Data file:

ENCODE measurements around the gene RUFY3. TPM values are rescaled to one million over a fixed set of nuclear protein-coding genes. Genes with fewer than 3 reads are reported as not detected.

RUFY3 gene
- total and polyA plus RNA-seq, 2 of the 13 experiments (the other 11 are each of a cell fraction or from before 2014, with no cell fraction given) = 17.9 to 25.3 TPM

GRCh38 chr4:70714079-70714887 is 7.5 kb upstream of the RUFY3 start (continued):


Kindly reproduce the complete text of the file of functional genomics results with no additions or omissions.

ENCODE measurements around the gene RUFY3. TPM values are rescaled to one million over a fixed set of nuclear protein-coding genes. Genes with fewer than 3 reads are reported as not detected.

RUFY3 gene
- total and polyA plus RNA-seq, 2 of the 13 experiments (the other 11 are each of a cell fraction or from before 2014, with no cell fraction given) = 17.9 to 25.3 TPM

GRCh38 chr4:70714079-70714887 is 7.5 kb upstream of the RUFY3 start (continued):